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Photo-induced electron dynamics in nanostructures and development of quantum devices with optical and electronic functionality

What type of research are you conducting for this Special Support Topic?
Electronic devices use the movement of electrons, but we can develop new devices by utilizing light functions in addition to such electronic functions. Our objective is the theoretical design, from a basic physical standpoint, of quantum devices with optical and electronic functionality that are smaller and faster, consume less energy, and have a greater ability to withstand external influences. Our highest priority is to propose design guidelines, from a computational science perspective, that can aid in the development of next-generation devices for the propagation of electromagnetic field energy (wave guides), as well as quantum data transfer devices, solar cells and photocatalysts efficiently converting photovoltaic energy into electricity, chemical energy and so on.


Why do you need to use the K computer to conduct theoretical design?
The functionality of the optical and electronic next-generation quantum devices considered in our research is governed by the complex interactions and motion of electrons and light occurring in extremely tiny domains on the order of a few to a dozen or more nanometers. To complement the experimentation and development research whose goal is device design, we will also conduct device design on the basis of theoretical calculations, and we plan to make extensive use of the findings in actual device design. It will be extremely important to pursue device development from the standpoint of both theory and experiment.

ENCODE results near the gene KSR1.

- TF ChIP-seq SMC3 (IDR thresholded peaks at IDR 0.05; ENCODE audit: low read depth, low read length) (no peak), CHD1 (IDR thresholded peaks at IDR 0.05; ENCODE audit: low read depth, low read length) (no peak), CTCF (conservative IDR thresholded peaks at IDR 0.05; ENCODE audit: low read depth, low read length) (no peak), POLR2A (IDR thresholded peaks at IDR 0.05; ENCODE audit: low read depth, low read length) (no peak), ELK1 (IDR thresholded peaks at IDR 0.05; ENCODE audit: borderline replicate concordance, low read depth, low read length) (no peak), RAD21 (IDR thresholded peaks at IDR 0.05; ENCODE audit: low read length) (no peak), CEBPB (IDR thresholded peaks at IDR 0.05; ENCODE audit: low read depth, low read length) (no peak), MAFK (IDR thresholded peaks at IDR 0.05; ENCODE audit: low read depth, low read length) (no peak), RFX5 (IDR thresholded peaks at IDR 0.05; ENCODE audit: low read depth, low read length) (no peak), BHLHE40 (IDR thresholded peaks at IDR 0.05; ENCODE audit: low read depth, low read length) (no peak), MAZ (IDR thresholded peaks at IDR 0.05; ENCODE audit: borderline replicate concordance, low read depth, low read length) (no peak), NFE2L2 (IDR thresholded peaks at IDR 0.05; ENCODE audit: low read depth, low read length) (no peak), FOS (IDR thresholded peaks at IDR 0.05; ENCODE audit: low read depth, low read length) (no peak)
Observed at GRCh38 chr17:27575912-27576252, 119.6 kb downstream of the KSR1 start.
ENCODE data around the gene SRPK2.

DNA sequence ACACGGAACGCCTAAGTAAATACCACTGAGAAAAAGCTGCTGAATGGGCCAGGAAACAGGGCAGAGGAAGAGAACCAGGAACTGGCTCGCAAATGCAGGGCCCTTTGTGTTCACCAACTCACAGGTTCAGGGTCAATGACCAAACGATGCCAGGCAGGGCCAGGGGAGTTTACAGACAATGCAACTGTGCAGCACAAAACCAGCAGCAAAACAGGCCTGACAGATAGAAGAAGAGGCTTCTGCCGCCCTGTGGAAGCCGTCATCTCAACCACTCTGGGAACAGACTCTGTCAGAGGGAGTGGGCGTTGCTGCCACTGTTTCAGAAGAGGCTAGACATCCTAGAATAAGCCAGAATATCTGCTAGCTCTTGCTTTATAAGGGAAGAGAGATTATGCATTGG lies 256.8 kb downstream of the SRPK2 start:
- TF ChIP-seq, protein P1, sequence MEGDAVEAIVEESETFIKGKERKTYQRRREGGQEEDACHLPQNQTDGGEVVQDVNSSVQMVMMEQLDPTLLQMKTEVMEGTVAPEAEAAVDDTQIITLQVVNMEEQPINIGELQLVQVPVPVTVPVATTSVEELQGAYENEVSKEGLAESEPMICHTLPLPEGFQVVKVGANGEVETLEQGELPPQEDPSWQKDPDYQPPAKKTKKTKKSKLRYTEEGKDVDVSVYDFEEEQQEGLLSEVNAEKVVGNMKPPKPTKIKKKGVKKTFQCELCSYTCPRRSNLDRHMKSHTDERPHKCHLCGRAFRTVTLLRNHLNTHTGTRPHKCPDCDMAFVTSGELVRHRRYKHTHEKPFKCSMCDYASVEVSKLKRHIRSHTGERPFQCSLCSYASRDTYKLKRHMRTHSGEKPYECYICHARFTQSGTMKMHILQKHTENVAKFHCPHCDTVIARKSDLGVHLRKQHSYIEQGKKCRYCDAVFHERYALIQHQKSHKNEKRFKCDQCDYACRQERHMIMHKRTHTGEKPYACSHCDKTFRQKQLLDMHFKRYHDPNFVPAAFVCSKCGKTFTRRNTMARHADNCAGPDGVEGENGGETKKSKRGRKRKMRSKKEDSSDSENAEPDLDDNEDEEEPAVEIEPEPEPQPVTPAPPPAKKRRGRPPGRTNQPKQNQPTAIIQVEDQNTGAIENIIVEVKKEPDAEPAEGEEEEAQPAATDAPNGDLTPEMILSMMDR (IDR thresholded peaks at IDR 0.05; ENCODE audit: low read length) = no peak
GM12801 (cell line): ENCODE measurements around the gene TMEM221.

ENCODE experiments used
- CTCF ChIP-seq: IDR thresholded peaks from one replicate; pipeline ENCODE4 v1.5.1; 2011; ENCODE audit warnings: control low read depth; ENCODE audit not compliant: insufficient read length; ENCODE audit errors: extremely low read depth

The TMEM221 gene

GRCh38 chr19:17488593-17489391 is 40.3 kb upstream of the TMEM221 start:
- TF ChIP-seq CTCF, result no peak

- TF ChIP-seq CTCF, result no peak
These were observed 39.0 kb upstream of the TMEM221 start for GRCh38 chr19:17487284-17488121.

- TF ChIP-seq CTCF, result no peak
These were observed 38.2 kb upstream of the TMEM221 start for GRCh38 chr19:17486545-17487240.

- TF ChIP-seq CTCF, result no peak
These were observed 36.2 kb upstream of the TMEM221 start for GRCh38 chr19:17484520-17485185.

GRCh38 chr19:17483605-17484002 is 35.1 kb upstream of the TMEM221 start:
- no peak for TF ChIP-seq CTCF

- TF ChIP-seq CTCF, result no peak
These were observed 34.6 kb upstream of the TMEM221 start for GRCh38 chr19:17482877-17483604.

The behavior of light and electrons occurring in nanometer-size devices can be expressed in equations based on quantum mechanics. Solving these equations in a manner that envisions an actual device will require calculations on an extremely large scale. Using approximately 200,000 cores, or about one-third of the total resources of the K computer, our group has completed a program efficiently describing the behavior of light and electrons.


Can you tell us about the future prospects for research in this area?
Research areas for the development of next-generation devices vary widely, from basic research to application development, and for this reason it is vitally important to clearly identify the issues to be resolved. We plan to use the K computer to its maximum potential to gain an understanding of the mechanisms of device operation from a basic academic standpoint and formulate theoretical predictions for the discovery of new functions and so on, in order to establish a nano-optical response theory that can serve as a guiding principle for device design.